Controversy on the Snye

I have often described the confluence of the Snye and Clearwater River as being "my happy place".  If you were to add up the amount of time I've spent on that sandy point (called Willow Flat on a map from 1910) it would equate to full days, likely weeks. I've done a lot of fishing and enjoyed many hours of calm reflection and communion with nature at that spot, just a few short blocks from my house. There is a lot of personal connectivity, not to mention local history, contained in this waterway that once was connected directly to the Athabasca River.

A controversial decision back then, a land bridge was constructed in 1964 to facilitate access to, and development of, MacDonald Island.  Approved by the council of the day and considered a death sentence for the Snye by others, the dyke road ultimately led to the incredible gem we have today with the Miskanaw Golf Course and the Suncor Community Leisure Centre.  Sadly, the small stretch of water that used to flow either east or west depending on the height of two two rivers it connected, is a shadow of its former self.

As a resident, I've been reading about Snye remediation schemes for the better part of a decade.  One study after another was commissioned with solutions ranging from blowing out the dyke road and putting in a bridge to increasing the size of the culvert that runs underneath the dyke to allow a greater volume of water in from the Athabasca.  Millions of dollars have been spent in trying to figure out how to bring this historic water body back to a healthier ecological place.

Meanwhile, activity and use of the Snye has marched on.  I've seen firsthand the exponential increase in the number of boats accessing the water and the inordinate number of PWCs (Persona Water Craft) or Sea-Doos that take over the Snye space adjacent to the spit of sand that often is filled to the brim with vehicles spending some time by the water.  As the watercraft have increased their activities, the float planes have dramatically reduced theirs.  In the three months since the fishing season opened on the Clearwater, I've seen two planes land on the liquid landing strip running parallel to the proposed-to-be-closed Morimoto Drive.

Community groups with interests in the Snye were given a heads up by municipal staff about changes proposed including turning the historic waterway into a DMZ, or de-motorized zone. Citing an ecological imperative that is requiring the removal of motorized craft, officials have said that it is one of several remediation steps that are necessary to "fix" the Snye. In order to set the stage for massive development, vehicular access to Morimoto is also proposed to be taken away.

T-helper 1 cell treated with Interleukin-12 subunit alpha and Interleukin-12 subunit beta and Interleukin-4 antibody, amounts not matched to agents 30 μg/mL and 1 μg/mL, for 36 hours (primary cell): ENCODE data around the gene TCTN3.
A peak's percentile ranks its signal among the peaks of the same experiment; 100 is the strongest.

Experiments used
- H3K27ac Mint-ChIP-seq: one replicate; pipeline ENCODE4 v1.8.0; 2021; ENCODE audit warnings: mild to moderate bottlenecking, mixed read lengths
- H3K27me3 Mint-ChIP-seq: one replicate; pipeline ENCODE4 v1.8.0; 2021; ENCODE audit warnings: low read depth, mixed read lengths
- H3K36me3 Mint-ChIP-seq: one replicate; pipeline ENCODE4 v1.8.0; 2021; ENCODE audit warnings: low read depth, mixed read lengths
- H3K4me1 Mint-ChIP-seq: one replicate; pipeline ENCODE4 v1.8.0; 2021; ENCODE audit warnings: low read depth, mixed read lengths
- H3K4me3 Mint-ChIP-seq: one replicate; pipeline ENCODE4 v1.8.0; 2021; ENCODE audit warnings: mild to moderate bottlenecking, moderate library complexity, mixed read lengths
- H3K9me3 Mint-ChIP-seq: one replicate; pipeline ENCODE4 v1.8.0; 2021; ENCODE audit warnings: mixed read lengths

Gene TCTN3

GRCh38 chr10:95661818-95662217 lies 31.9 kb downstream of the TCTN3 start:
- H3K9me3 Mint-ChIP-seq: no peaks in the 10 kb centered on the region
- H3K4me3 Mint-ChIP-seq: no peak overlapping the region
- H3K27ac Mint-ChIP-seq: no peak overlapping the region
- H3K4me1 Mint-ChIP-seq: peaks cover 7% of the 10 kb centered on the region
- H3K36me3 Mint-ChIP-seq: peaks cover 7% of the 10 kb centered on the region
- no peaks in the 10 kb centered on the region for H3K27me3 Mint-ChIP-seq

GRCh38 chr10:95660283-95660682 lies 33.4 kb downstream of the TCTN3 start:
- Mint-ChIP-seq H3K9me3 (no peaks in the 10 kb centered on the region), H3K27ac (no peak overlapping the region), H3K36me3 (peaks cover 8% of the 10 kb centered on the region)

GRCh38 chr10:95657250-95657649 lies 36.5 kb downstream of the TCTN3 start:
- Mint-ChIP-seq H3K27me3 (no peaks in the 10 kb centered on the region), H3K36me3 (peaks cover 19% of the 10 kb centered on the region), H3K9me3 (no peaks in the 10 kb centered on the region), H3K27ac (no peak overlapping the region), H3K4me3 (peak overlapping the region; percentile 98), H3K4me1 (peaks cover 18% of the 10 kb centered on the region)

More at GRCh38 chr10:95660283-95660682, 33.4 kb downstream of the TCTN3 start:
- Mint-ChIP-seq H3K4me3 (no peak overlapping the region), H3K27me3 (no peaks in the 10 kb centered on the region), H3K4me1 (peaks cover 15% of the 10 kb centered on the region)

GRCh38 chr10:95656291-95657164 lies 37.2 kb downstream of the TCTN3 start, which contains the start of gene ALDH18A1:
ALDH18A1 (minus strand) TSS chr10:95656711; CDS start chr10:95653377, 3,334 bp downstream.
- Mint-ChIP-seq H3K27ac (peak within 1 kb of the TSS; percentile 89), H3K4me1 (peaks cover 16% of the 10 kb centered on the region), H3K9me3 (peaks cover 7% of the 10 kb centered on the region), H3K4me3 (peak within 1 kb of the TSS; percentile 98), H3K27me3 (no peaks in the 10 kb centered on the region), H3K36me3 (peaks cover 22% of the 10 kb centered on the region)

Some community groups and users are supportive.  Others are incensed and making their feelings known, not buying the rationale that is being dished out, or the alternatives being suggested at various locations along the Clearwater.  They are passionate about the role the Snye has played in the history of Fort McMurray and in their lives, and they are fully engaged in holding our proverbial toes to the fire on this one.

Albert Einstein defined insanity as doing the same thing over and over again and expecting different results. We need to do something or the Snye will die.  It is already a hazard with the proliferation of weeds, brought on by a long hot summer and stagnant water.  Fuel residue from motorized users along with tonnes of storm sewer detritus don't help the situation, though they represent only a portion of the problem. The confluence requires yearly dredging as sand builds up making it very difficult to safely get through to the Clearwater late in the summer.

If the changes go forward, then my access to my "happy place" changes dramatically.  I will likely have to park somewhere close and walk over, assuming the finished product will be angler-friendly.  Others will have to find a different place to launch their boat or race their PWCs.  Lots of us have skin in the game, so to speak.  I understand why people are so activated on this issue.

At some point, the full proposal will make its way into the public realm where citizens can share their perspectives, municipal council can listen to all the facts, debate the issue, and make the best decision possible based on the facts presented.  Between now and then, my hope is that many respectful conversations take place, perspectives are heard, and all sides of this issue are explored.  We want to get this right, once and for all.

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